On my PC parts checklist I try not to tell you which brand of pc parts components you should be buying, allowing you to research your decision on your own. Historically, for folding projects (specifically Folding@Home), support for Nvidia graphics chipsets has been more consistent than for its main competitor, ATI.
Folding@Home is a distributed computing project, which basically means its a project that uses a voluntary network of computers to work on a big project. Instead of spending money on building a super computer, people can download software that in effect allows them to donate idle computer time to accomplish something big. Folding@Home uses your idle time to work on medical research for proteins to treat and cure diseases, coordinated by Stanford University.
You can download free folding software from Stanford. You will need a network connection to download a work unit to start, and upload a work unit that's finished. (While you don't technically need a 24/7 Internet connection, having one will allow your computer to always have a work unit instead of doing nothing.) You can use the default install or customize your setup. Guides are on the official web site.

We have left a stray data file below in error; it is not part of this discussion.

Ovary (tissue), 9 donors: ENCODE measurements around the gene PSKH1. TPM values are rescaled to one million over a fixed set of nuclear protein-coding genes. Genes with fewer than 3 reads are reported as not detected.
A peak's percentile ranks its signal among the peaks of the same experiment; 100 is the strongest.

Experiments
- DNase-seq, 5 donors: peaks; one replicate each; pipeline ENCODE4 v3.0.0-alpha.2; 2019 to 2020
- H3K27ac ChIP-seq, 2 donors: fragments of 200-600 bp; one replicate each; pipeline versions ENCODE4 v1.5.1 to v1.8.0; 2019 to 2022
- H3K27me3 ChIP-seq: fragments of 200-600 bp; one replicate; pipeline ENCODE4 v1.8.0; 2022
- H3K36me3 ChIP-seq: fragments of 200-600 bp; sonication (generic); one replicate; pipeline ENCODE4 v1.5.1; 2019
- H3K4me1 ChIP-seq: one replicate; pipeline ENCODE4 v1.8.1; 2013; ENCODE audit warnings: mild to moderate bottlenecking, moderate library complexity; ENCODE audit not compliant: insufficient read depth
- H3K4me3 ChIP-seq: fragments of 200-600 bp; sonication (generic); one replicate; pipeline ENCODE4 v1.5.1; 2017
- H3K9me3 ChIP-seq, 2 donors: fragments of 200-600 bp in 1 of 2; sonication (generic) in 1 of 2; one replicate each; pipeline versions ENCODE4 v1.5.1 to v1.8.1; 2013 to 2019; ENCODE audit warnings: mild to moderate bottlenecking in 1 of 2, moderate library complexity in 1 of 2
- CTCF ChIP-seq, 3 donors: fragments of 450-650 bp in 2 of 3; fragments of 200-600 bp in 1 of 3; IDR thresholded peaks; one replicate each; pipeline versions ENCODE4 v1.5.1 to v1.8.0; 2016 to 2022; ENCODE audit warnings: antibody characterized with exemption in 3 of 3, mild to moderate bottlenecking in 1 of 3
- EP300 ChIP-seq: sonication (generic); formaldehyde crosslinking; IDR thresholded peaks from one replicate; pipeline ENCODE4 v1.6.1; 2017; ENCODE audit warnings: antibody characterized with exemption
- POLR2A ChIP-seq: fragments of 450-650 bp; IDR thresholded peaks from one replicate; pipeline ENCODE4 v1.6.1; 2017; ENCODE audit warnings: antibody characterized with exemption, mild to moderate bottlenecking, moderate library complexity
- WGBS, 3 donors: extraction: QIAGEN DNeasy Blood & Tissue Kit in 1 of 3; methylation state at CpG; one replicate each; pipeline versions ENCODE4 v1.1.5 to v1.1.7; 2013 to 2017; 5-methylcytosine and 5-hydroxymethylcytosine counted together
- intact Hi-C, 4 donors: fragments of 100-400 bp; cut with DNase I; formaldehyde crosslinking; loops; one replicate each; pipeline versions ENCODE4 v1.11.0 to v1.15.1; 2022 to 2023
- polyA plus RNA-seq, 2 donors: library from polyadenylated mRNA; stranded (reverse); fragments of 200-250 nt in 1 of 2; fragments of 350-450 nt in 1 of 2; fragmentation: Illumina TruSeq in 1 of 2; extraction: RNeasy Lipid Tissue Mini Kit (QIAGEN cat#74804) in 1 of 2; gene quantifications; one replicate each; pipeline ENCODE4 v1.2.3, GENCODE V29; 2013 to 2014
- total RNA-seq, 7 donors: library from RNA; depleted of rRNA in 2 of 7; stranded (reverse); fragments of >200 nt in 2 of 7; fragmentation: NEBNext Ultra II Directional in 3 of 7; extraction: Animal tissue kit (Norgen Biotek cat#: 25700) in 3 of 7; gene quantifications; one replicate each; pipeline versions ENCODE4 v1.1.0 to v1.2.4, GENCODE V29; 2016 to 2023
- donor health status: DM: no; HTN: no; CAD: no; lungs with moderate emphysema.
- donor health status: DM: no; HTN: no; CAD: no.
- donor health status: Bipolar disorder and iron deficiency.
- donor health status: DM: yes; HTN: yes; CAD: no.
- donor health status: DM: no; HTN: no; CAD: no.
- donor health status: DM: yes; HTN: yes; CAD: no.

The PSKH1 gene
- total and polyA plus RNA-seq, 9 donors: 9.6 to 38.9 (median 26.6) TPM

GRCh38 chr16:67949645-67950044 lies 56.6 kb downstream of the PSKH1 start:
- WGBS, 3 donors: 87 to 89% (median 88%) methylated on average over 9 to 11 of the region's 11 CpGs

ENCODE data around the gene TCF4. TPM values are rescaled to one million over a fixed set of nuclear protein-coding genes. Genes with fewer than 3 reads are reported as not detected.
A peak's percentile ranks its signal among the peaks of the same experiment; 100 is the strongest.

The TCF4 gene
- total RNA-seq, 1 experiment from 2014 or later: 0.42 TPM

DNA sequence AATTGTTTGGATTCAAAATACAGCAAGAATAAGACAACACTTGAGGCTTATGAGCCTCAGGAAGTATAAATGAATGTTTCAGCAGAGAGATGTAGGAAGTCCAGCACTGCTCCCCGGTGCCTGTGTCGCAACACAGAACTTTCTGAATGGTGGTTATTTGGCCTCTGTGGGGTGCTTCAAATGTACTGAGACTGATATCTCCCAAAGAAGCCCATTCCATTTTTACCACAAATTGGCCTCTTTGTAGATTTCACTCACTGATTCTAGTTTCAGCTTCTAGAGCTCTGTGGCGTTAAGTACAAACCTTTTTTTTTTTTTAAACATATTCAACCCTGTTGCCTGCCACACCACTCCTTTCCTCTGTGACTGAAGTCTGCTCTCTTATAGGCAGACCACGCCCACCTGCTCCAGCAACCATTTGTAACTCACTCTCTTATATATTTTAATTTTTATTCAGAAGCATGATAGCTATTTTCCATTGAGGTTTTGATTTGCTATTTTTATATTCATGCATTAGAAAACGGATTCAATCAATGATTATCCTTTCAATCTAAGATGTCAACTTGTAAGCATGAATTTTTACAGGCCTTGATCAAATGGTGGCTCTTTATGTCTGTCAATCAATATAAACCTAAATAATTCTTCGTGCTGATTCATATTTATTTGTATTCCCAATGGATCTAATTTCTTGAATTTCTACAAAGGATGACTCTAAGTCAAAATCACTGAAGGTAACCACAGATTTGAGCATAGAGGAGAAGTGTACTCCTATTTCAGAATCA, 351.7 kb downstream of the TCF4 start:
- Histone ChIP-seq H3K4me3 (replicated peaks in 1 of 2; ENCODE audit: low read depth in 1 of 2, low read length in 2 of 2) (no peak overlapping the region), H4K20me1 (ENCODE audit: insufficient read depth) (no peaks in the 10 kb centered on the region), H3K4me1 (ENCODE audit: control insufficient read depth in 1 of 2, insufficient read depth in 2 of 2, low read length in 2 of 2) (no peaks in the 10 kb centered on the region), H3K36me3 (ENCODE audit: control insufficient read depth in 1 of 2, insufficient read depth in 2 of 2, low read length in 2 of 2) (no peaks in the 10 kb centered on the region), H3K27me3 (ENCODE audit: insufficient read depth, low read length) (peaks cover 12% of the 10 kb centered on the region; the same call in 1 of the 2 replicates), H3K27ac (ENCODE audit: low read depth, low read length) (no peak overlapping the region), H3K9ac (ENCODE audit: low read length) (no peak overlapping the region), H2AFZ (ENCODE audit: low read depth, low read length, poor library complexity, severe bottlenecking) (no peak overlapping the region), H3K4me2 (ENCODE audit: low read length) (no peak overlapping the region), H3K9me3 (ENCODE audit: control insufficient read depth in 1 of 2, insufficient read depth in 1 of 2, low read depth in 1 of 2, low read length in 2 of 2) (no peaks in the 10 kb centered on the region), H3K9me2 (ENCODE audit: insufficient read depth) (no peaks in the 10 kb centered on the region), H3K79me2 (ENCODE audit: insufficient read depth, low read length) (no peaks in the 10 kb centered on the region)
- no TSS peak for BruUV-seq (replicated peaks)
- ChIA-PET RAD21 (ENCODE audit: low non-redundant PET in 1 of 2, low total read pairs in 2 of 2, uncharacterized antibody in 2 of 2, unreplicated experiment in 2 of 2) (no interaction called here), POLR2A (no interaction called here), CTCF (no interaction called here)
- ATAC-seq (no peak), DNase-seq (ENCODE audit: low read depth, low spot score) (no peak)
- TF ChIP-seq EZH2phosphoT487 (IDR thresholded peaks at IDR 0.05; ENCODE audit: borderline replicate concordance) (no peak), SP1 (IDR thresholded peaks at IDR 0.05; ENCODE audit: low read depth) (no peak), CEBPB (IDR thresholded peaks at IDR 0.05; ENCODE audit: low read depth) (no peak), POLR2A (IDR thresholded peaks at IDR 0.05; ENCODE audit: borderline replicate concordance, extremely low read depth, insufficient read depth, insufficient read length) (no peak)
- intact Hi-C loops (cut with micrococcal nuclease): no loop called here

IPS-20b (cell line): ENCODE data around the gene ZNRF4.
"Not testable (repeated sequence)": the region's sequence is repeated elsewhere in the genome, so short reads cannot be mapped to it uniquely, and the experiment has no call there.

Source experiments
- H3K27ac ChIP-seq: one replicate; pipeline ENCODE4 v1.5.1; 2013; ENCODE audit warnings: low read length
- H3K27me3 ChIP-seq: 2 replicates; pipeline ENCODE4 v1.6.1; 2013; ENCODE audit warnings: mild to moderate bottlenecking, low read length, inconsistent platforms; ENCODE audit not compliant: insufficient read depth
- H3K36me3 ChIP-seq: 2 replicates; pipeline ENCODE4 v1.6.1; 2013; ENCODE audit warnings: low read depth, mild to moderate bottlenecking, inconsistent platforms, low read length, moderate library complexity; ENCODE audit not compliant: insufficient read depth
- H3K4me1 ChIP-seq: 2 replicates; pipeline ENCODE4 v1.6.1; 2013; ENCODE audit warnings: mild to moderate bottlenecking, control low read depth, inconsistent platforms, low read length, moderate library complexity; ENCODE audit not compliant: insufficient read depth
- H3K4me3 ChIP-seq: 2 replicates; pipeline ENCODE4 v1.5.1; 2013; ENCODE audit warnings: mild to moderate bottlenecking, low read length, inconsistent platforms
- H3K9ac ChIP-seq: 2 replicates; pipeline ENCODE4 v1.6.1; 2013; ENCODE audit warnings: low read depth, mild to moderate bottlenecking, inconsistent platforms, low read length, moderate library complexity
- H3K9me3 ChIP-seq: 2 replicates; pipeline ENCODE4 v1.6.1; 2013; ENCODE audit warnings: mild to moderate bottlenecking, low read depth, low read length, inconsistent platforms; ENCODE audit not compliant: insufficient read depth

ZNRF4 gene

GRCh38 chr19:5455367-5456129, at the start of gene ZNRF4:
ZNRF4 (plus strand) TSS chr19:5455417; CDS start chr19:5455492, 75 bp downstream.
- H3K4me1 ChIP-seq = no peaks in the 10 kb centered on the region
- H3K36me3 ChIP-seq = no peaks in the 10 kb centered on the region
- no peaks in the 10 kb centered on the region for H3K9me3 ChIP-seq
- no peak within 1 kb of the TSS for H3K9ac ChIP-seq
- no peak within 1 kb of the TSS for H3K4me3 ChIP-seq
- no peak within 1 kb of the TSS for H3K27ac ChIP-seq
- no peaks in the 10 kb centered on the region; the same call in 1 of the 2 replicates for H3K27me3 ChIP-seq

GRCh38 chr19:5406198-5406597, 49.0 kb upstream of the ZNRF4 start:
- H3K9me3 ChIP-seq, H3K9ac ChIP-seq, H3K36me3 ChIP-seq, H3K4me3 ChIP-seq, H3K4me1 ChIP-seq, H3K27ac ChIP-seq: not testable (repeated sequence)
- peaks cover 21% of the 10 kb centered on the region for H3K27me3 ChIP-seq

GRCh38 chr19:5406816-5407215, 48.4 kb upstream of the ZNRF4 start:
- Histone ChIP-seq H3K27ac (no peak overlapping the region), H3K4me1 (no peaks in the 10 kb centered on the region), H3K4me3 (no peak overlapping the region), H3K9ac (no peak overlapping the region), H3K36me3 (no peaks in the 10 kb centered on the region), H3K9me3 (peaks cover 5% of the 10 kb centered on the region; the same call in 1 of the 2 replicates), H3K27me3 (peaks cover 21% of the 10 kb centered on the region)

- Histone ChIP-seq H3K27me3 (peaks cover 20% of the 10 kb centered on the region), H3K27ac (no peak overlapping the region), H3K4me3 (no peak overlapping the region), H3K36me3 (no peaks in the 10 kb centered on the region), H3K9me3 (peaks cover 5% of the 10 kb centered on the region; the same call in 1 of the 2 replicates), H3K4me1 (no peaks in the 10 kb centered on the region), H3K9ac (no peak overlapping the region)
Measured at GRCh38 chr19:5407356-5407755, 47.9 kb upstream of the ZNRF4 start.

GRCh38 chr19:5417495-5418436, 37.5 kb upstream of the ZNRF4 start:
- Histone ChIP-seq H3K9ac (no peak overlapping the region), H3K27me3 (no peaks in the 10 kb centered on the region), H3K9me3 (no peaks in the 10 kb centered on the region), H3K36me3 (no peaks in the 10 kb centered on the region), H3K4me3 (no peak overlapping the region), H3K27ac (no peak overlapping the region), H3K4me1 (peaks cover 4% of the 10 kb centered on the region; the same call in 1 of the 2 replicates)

Folding@Home award you points for finishing work units. Finishing work units quickly lets you earn a lot more quickly, and many people apply their points to a folding team. Using your computer 24/7 at full speed could increase your monthly electric bill, and $50+ or more a month is not uncommon. You're donating computer time plus footing the elecric bill yourself, so most people getting into folding try to pick graphics cards (usually Nvidia chipsets) to get the most points possible per dollar they spend on their electric bill.